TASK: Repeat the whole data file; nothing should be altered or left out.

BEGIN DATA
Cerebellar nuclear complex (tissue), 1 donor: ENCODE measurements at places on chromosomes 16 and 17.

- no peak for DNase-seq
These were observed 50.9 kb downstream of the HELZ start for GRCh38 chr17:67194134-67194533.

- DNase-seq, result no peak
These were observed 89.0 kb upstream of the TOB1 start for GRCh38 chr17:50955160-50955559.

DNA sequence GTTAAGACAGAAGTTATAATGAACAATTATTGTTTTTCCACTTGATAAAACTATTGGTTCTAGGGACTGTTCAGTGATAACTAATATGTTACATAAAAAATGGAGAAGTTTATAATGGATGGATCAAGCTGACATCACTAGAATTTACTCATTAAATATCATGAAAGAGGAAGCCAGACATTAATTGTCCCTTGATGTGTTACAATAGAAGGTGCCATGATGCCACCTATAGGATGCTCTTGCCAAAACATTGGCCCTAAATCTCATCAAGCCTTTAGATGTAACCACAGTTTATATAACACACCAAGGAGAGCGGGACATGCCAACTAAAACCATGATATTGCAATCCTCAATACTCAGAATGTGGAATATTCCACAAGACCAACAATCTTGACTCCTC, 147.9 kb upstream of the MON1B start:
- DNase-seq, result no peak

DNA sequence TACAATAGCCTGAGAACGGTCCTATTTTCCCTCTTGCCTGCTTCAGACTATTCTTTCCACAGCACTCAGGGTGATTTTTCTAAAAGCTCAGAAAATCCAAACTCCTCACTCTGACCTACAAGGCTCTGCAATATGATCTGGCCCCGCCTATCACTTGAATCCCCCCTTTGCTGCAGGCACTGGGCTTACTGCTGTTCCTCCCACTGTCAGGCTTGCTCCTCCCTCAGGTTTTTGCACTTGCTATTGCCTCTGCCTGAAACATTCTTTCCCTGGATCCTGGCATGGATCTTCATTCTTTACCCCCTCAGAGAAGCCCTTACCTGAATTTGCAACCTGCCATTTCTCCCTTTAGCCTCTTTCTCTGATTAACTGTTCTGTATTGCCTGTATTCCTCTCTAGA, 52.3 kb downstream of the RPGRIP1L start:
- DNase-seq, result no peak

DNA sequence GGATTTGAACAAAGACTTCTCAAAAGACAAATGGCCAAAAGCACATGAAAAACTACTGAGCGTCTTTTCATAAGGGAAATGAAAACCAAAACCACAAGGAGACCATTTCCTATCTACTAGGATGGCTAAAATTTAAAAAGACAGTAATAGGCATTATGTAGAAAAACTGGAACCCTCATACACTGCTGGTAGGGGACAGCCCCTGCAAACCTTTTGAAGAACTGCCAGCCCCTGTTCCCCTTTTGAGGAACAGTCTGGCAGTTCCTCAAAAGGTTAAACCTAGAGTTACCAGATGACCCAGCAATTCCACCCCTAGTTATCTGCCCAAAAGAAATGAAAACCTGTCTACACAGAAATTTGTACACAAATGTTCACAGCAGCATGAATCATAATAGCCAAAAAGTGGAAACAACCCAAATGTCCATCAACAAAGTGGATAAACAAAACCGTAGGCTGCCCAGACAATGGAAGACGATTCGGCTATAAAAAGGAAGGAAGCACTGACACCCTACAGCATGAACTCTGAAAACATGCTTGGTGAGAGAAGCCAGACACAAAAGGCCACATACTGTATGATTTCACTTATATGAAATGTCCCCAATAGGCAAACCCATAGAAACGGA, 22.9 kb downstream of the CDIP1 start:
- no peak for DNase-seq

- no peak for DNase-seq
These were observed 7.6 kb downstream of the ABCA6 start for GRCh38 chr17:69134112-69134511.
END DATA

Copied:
Cerebellar nuclear complex (tissue), 1 donor: ENCODE measurements at places on chromosomes 16 and 17.

- no peak for DNase-seq
These were observed 50.9 kb downstream of the HELZ start for GRCh38 chr17:67194134-67194533.

- DNase-seq, result no peak
These were observed 89.0 kb upstream of the TOB1 start for GRCh38 chr17:50955160-50955559.

DNA sequence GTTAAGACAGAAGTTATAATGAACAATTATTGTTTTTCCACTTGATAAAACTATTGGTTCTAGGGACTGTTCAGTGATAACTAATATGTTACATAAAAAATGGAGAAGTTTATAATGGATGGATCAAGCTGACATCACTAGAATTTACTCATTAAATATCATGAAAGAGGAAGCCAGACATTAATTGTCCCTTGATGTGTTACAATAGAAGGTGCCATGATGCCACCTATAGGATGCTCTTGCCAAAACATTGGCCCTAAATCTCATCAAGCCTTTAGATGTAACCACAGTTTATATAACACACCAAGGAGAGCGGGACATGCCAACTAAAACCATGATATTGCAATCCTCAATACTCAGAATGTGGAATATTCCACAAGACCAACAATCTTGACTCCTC, 147.9 kb upstream of the MON1B start:
- DNase-seq, result no peak

DNA sequence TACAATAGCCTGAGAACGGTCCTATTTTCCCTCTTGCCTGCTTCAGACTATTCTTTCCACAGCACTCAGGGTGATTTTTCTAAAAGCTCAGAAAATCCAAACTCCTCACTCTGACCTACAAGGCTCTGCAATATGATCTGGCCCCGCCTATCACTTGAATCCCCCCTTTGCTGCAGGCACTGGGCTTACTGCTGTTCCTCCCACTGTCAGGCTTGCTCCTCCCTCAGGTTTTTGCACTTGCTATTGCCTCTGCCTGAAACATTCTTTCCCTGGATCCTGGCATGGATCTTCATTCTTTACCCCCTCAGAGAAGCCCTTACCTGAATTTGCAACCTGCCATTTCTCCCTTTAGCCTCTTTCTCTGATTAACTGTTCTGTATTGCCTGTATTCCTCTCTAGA, 52.3 kb downstream of the RPGRIP1L start:
- DNase-seq, result no peak

DNA sequence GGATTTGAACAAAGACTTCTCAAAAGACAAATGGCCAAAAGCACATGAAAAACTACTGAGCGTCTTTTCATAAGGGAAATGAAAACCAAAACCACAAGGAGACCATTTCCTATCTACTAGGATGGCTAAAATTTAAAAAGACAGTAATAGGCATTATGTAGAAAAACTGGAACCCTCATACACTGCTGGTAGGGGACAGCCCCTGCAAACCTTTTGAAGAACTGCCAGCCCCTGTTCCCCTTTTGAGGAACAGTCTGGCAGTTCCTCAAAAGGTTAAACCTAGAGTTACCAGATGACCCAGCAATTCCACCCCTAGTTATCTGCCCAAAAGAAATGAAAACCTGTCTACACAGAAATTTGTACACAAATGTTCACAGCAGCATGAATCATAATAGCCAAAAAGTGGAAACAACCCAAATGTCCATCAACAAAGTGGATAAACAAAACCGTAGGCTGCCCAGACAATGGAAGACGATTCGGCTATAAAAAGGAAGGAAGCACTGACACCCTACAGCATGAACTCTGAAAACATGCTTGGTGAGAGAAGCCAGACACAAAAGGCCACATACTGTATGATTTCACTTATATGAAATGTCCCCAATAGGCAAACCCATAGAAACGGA, 22.9 kb downstream of the CDIP1 start:
- no peak for DNase-seq

- no peak for DNase-seq
These were observed 7.6 kb downstream of the ABCA6 start for GRCh38 chr17:69134112-69134511.